Revenue growth doesn't mean profits for Europe hotels: HotStats

Hotels in London reported improvements in both revenue and profits. Photo credit: Pixabay/David Mark

Now that most of the large hotel companies have reported their Q3 earnings, HotStats has released a new analysis examining how the big brands stood up to the aggregate numbers in Europe.

While European hotels reported rooms revenue improving at a higher year-over-year pace for the quarter, profit actually declined. Report author David Eisen, HotStats’ director of hotel intelligence and customer solutions (and former editor-in-chief of Hotel Management) noted that this disparity illustrates how strong revenue doesn’t always equal bottom-line success.

Revenue per available room was up 1.1 percent in Q3 over the same period last year and average room rate grew 0.9 percent against a 0.1-percentage-point uptick in occupancy. Total revenue in Europe’s hotels grew at a lower rate, up 0.7 percent in the quarter over the same period last year. Expenses increased, however, with a 2 percent year-over-year growth in total overheads on a per-available-room basis and a higher 2.5 percent year-over-year increase in hotel labor costs per available room.

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Ultimately, Europe’s hotels reported a 1 percent decrease in gross operating profit per available room over the same period last year, indicative of a small uptick in revenue whittled down by cost, resulting in overall profit drop.

This did not, however, hurt London’s hotels, which reported a “generous” 3.7 percent RevPAR increase in Q3, corresponding with a 2.1 percent growth in profit.  

How the Chains Fared

These trends match the Q3 numbers from most of the publicly traded hotel companies. Marriott International reported comparable global systemwide constant dollar RevPAR growth of 1.5 percent for the quarter, but in Europe, the company’s RevPAR was 2.1 percent over Q3 2018. But while Marriott’s revenue was up year over year, its profit was not. The company reported net income of $387 million in the third quarter—compared to 2018 third quarter reported net income of $503 million—a 23 percent drop.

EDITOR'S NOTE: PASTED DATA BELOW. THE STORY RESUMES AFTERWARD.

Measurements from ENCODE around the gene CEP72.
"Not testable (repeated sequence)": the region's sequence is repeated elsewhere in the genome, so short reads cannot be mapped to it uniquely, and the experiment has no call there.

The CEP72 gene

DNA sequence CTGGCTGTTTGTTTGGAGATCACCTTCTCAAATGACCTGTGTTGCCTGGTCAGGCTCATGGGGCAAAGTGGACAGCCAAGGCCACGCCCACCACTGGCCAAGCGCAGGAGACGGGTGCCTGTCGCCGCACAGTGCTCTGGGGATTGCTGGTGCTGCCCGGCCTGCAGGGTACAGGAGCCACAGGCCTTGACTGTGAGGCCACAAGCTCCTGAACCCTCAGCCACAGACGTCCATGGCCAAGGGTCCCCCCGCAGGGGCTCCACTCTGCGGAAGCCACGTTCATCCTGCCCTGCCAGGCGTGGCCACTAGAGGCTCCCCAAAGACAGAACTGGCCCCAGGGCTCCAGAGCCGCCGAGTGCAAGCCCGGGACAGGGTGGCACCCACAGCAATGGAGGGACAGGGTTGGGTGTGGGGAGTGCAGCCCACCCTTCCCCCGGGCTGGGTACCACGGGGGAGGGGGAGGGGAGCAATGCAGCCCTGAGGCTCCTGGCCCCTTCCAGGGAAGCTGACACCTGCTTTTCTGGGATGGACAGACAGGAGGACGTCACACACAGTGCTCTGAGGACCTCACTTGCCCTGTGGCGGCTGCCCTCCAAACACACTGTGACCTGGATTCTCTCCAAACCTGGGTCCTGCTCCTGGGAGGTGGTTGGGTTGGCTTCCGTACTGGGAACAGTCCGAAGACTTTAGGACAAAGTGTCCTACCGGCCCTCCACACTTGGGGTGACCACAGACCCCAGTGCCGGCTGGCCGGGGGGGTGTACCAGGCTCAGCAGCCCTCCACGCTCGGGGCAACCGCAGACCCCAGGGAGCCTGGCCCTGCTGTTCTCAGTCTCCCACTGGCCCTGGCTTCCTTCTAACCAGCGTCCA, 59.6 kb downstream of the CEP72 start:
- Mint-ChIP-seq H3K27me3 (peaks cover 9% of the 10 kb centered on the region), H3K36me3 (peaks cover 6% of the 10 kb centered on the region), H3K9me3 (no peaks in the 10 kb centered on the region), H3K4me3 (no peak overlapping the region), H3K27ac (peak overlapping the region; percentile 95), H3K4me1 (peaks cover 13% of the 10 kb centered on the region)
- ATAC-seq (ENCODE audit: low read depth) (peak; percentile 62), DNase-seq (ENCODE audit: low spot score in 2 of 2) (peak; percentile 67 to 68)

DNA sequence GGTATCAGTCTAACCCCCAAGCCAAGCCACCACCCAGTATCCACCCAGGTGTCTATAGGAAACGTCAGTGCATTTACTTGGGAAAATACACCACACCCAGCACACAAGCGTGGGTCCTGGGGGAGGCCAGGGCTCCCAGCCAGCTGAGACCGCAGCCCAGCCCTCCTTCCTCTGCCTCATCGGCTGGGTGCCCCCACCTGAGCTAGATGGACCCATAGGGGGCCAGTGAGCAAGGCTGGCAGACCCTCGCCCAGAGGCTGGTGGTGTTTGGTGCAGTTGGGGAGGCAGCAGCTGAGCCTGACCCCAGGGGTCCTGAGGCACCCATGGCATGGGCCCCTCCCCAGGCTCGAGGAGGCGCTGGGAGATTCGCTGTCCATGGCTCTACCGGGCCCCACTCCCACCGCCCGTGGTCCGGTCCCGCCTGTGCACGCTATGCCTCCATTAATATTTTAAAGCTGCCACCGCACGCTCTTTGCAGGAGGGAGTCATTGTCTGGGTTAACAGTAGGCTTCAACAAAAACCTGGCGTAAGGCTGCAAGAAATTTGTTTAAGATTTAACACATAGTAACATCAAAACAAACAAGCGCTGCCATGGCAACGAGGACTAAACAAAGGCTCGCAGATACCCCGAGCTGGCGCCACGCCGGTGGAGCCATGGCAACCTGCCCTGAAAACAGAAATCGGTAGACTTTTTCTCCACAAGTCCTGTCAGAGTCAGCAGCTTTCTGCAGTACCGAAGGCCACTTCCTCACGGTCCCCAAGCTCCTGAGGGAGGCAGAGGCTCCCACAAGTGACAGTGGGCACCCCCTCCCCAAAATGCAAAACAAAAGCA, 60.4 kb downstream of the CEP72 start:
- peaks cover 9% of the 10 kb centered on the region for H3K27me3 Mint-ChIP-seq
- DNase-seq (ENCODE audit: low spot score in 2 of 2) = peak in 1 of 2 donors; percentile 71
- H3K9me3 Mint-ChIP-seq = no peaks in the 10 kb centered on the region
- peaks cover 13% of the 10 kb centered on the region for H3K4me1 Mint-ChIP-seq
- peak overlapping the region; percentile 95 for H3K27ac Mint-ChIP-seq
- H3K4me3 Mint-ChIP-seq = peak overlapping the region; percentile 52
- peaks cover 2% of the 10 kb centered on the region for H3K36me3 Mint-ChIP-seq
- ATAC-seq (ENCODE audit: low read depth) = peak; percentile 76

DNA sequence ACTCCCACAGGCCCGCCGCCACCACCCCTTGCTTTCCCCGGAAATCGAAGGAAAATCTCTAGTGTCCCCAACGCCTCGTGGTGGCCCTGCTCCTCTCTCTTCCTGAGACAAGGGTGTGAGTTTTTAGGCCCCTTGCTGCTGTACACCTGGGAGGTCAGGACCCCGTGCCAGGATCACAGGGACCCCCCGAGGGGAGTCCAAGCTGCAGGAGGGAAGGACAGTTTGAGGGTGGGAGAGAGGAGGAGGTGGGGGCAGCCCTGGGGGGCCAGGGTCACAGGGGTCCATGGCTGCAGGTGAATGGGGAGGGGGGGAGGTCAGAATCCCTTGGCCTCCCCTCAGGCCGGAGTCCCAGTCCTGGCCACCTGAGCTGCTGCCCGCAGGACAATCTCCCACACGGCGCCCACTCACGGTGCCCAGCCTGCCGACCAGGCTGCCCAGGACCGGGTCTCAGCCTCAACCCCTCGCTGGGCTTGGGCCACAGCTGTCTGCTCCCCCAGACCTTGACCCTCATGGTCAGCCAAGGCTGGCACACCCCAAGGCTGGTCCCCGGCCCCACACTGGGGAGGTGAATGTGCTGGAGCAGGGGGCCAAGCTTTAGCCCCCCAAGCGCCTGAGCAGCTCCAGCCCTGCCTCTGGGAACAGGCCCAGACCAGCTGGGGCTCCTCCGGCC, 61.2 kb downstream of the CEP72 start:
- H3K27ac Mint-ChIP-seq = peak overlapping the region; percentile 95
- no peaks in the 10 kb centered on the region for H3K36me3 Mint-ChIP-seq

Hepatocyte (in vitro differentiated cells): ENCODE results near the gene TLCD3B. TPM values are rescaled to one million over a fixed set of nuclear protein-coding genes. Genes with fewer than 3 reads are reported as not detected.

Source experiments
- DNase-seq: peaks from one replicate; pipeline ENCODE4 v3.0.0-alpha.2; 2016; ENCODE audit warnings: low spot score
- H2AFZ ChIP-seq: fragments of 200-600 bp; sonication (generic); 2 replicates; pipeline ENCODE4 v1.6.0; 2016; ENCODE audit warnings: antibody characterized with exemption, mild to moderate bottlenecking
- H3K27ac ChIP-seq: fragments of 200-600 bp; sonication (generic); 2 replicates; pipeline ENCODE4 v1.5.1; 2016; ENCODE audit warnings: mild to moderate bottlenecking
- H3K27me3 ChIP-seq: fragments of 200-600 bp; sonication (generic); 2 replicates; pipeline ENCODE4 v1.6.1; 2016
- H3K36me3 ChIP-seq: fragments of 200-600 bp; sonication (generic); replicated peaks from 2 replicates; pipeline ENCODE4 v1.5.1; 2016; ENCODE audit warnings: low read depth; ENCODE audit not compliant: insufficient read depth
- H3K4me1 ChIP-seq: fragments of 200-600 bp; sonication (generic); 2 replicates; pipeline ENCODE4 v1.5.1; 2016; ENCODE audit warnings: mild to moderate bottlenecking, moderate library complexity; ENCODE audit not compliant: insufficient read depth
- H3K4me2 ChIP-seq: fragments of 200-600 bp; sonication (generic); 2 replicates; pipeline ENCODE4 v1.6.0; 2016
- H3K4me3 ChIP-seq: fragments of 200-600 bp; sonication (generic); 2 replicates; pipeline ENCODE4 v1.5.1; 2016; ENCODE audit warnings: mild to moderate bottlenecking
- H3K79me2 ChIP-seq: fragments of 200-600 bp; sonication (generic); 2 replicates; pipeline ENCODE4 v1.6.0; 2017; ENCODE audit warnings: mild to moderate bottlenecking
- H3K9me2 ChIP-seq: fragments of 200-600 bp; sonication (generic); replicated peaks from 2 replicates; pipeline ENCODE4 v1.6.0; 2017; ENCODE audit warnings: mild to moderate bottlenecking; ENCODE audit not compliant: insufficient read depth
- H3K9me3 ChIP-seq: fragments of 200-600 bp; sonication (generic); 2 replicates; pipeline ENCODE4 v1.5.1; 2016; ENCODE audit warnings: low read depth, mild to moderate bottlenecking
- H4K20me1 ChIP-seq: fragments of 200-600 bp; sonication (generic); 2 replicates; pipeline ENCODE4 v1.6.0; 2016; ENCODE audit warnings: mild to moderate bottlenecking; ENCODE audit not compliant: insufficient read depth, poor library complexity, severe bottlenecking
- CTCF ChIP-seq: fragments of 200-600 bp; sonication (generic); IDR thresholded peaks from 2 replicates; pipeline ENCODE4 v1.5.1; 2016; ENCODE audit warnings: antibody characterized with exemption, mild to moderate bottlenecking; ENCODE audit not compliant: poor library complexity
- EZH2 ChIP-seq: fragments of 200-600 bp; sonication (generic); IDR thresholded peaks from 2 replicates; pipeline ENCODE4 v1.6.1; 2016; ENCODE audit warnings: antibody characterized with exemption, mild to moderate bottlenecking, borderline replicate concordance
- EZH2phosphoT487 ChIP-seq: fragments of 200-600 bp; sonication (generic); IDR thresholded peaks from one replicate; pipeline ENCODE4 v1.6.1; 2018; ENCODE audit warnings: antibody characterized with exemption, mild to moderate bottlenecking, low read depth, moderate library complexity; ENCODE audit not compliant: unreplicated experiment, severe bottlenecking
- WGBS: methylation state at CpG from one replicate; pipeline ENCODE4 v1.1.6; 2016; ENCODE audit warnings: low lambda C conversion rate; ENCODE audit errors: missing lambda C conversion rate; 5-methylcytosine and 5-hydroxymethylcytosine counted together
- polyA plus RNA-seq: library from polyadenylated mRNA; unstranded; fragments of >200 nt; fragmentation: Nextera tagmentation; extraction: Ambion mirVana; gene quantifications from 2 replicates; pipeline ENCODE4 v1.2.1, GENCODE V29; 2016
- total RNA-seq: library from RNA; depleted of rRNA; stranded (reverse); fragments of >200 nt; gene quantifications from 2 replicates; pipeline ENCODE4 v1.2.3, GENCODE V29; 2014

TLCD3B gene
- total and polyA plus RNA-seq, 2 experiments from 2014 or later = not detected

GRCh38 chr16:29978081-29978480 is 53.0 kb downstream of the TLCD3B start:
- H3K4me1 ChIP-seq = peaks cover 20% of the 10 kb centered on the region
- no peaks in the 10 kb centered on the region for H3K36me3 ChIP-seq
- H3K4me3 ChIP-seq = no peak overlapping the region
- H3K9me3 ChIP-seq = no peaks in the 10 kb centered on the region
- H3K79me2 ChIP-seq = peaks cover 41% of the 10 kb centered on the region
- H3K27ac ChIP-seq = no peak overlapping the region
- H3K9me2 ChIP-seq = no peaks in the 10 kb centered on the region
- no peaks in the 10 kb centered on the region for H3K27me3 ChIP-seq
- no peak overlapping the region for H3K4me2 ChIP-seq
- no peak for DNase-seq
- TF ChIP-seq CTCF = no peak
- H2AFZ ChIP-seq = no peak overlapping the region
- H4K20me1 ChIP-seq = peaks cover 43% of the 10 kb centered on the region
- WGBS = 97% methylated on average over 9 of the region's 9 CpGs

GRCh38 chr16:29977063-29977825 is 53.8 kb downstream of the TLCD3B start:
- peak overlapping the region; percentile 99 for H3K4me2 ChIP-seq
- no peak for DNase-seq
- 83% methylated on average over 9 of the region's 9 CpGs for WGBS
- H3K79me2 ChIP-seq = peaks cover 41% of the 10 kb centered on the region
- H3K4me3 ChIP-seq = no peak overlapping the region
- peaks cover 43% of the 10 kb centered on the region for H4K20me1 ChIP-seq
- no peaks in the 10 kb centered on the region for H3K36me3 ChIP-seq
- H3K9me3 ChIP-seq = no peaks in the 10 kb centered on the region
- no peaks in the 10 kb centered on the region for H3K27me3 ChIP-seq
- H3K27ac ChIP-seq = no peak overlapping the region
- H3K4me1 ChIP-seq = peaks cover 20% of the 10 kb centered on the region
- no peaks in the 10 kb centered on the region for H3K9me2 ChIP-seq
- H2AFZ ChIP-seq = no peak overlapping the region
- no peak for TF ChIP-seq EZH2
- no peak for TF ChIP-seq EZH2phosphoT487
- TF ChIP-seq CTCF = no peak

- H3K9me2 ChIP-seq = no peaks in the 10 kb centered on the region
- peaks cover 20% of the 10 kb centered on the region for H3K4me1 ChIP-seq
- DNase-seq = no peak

Marriott’s total expenses for the third quarter were 5 percent higher than the same period in 2018, and the company exceeded the year-over-year rise in RevPAR by 350 basis points. “This lopsidedness naturally is a profit killer and proof of how Marriott’s Q3 net income dipped so much,” Eisen wrote in the report.

For Hilton, systemwide RevPAR increased 0.4 percent in Q3 over the same period last year, another example of slowing industrywide RevPAR growth trends.

“RevPAR is contracting and expenses are rising, which is a recipe for profit deterioration over time,” the report claimed. “The issue at hand is that operating expenses are not receding and some, such as payroll, are increasing on a quarterly basis.”  

Talking with Hotel Management, Eisen acknowledged that while there is no “silver bullet” for making sure a hotel is profitable on a month-to-month and quarterly basis, there are things operators can do to improve flow-through, or how much revenue falls to profit over a given period of time. “The greatest deliverer of revenue is from the rooms department, so make sure rate is optimized [because] it’s the greatest contributor of performance,” he said. “But even [if] rate and top-line revenue are optimized, expenses can quickly erase those gains. Beyond expenses incurred in the rooms and [food-and-beverage] departments, hoteliers need to watch their costs in nonoperating departments, such as [administrative and general] and maintenance. A strong balance and vigilant eye on both revenue and cost is key to ensuring bottom-line profitability.”

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